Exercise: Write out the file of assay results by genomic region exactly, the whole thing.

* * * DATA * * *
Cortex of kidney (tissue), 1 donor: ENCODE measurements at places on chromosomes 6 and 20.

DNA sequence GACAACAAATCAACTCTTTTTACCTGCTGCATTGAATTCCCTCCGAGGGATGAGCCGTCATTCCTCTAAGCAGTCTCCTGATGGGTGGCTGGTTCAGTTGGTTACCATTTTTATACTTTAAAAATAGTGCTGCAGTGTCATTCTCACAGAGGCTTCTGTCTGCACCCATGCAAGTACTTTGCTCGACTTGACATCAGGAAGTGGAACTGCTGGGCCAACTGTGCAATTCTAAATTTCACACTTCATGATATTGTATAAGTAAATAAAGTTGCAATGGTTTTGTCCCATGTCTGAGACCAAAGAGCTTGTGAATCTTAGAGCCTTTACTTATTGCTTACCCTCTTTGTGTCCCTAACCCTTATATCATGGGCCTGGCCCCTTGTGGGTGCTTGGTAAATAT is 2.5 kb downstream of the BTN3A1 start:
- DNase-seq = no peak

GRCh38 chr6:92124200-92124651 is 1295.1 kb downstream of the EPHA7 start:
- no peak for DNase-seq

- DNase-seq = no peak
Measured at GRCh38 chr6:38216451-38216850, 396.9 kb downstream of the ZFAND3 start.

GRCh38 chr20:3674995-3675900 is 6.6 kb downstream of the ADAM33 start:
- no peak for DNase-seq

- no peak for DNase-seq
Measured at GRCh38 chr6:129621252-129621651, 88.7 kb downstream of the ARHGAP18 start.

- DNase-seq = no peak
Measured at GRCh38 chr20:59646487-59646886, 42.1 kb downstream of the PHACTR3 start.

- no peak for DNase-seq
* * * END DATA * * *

Cortex of kidney (tissue), 1 donor: ENCODE measurements at places on chromosomes 6 and 20.

DNA sequence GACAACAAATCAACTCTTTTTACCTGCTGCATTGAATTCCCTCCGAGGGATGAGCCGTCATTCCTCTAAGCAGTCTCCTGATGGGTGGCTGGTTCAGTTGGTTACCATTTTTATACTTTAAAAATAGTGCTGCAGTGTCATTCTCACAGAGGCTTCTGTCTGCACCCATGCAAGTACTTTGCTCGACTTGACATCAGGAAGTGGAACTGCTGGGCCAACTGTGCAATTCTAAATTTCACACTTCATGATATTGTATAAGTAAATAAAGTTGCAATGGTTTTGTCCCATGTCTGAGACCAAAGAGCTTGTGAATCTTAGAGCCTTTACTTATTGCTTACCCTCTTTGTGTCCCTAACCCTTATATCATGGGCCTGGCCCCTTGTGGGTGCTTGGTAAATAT is 2.5 kb downstream of the BTN3A1 start:
- DNase-seq = no peak

GRCh38 chr6:92124200-92124651 is 1295.1 kb downstream of the EPHA7 start:
- no peak for DNase-seq

- DNase-seq = no peak
Measured at GRCh38 chr6:38216451-38216850, 396.9 kb downstream of the ZFAND3 start.

GRCh38 chr20:3674995-3675900 is 6.6 kb downstream of the ADAM33 start:
- no peak for DNase-seq

- no peak for DNase-seq
Measured at GRCh38 chr6:129621252-129621651, 88.7 kb downstream of the ARHGAP18 start.

- DNase-seq = no peak
Measured at GRCh38 chr20:59646487-59646886, 42.1 kb downstream of the PHACTR3 start.

- no peak for DNase-seq